Keywords: Belle Isle
After traveling to the Arctic with Robert E. Peary, Donald B. MacMillan (1874-1970), an explorer, researcher, and lecturer, helped design his own vessel for Arctic exploration, the schooner <em>Bowdoin,</em> which he named after his alma mater. The schooner remains on the seas.
Vacationers, "rusticators," or tourists began flooding into Maine in the last quarter of the 19th century. Many arrived by train or steamer. Eventually, automobiles expanded and changed the tourist trade, and some vacationers bought their own "cottages."
From Maine's iconic lobsters, blueberries, potatoes, apples, and maple syrup, to local favorites like poutine, baked beans, red hot dogs, Italian sandwiches, and Whoopie Pies, Maine's identity and economy are inextricably linked to food. Sourcing food, preparing food, and eating food are all part of the heartbeat of Maine's culture and economy. Now, a food revolution is taking us back to our roots in Maine: to the traditional sources, preparation, and pleasures of eating food that have sustained Mainers for millennia.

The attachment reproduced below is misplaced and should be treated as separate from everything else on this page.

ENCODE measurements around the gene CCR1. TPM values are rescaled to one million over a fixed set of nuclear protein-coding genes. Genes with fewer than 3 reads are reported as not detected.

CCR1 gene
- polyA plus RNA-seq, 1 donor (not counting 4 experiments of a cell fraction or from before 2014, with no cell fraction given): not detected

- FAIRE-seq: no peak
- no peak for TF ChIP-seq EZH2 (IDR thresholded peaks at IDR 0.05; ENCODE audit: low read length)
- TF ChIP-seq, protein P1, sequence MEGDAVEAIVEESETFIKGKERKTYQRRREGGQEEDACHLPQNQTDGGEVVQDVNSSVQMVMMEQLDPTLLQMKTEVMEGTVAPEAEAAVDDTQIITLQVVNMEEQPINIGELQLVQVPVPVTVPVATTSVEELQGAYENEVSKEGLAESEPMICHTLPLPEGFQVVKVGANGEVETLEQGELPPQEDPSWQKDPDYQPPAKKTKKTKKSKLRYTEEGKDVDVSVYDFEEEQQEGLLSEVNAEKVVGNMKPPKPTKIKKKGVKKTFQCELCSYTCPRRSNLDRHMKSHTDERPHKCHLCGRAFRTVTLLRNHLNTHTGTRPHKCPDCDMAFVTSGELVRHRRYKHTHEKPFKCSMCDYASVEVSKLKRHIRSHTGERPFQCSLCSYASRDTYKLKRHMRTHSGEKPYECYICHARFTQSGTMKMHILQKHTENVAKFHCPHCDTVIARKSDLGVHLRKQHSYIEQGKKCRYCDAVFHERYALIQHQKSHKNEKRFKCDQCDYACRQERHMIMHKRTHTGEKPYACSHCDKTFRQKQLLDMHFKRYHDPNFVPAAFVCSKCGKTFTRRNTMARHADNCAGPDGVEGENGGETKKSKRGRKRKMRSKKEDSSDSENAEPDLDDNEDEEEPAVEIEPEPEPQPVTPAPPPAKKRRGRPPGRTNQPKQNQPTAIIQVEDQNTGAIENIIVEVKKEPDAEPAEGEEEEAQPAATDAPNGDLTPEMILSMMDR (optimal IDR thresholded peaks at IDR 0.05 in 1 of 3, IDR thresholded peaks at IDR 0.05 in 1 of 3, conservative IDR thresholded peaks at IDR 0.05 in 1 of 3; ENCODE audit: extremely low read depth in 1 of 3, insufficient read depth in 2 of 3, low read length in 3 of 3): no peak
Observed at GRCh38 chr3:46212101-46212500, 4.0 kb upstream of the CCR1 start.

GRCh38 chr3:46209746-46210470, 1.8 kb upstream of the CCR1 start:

They paid $400 to purchase and install the bell. Today the official name is the Presque Isle Congregational Church. Sources: Vance, Melissa.
The Unitarian Church bell was purchased by a local person during the razing and given to the Methodist Church, which exhibited the bell at the front…
In 1856, Phair and his mother moved to Presque Isle. He built his house in Presque Isle in the 1890s on the corner of Chapman and Main Streets.